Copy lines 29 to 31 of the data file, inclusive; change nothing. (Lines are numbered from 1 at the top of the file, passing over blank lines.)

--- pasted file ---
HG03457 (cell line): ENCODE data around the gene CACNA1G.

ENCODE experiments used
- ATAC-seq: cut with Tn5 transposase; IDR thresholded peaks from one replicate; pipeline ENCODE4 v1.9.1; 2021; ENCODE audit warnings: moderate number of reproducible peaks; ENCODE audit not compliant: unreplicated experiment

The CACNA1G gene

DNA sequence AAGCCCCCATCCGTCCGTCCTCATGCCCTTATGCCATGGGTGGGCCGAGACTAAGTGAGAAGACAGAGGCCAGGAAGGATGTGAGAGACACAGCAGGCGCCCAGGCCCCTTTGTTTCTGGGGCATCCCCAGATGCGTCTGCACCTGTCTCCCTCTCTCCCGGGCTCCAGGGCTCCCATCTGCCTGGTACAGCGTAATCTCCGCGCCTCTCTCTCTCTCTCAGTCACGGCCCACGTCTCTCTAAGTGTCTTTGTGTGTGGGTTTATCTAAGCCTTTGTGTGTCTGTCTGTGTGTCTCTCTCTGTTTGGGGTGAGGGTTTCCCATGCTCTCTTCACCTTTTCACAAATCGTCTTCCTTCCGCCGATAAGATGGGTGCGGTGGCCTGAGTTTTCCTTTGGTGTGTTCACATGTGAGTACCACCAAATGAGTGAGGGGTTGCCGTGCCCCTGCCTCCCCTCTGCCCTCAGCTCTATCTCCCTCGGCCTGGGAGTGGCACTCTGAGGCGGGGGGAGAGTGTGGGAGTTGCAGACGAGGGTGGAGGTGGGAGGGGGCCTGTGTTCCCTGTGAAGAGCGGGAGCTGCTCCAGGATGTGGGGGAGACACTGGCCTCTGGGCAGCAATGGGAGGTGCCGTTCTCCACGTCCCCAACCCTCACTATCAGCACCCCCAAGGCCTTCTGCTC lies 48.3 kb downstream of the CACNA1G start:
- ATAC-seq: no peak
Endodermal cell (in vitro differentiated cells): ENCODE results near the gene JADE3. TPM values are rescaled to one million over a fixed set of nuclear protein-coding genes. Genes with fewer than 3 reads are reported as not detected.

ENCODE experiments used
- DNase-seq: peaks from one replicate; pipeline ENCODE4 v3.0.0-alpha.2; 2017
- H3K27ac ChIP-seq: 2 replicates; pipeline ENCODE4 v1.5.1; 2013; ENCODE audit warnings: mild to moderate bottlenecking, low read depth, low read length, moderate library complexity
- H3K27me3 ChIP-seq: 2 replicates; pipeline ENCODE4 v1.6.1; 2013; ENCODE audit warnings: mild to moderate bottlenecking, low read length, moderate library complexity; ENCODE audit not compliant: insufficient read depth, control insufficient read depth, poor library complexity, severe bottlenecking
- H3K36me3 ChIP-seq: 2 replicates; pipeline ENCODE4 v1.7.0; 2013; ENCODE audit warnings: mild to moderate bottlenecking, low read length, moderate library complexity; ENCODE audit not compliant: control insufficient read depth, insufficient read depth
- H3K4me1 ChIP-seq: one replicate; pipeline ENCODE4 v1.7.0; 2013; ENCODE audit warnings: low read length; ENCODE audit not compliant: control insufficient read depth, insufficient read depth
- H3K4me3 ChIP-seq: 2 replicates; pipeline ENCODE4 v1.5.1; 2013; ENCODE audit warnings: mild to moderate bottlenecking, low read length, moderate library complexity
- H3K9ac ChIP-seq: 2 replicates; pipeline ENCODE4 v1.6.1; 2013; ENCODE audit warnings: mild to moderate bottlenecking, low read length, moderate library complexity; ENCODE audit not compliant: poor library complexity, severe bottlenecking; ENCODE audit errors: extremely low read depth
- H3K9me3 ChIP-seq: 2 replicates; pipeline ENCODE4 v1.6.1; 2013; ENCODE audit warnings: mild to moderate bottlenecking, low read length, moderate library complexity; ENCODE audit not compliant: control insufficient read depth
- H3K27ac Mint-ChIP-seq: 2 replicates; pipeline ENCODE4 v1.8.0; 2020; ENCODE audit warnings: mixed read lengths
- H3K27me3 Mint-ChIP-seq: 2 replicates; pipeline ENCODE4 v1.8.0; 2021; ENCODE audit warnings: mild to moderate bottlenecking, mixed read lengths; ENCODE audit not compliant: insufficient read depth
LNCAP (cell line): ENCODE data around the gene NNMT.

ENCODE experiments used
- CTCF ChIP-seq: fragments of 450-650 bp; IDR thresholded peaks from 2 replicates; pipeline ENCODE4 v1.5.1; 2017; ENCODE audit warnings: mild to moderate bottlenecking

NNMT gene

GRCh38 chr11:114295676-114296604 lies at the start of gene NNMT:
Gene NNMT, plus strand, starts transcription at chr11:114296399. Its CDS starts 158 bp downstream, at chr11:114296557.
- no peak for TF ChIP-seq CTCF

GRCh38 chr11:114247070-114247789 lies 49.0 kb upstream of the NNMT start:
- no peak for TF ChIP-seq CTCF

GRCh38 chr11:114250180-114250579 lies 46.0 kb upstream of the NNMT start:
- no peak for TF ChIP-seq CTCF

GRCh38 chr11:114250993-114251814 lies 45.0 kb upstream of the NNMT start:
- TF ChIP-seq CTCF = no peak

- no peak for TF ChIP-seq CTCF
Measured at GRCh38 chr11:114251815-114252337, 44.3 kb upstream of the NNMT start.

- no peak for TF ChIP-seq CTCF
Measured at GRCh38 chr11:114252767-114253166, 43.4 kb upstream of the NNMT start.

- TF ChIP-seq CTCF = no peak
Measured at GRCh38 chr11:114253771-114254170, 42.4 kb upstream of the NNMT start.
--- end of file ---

- no peak for TF ChIP-seq CTCF

GRCh38 chr11:114250993-114251814 lies 45.0 kb upstream of the NNMT start:
- TF ChIP-seq CTCF = no peak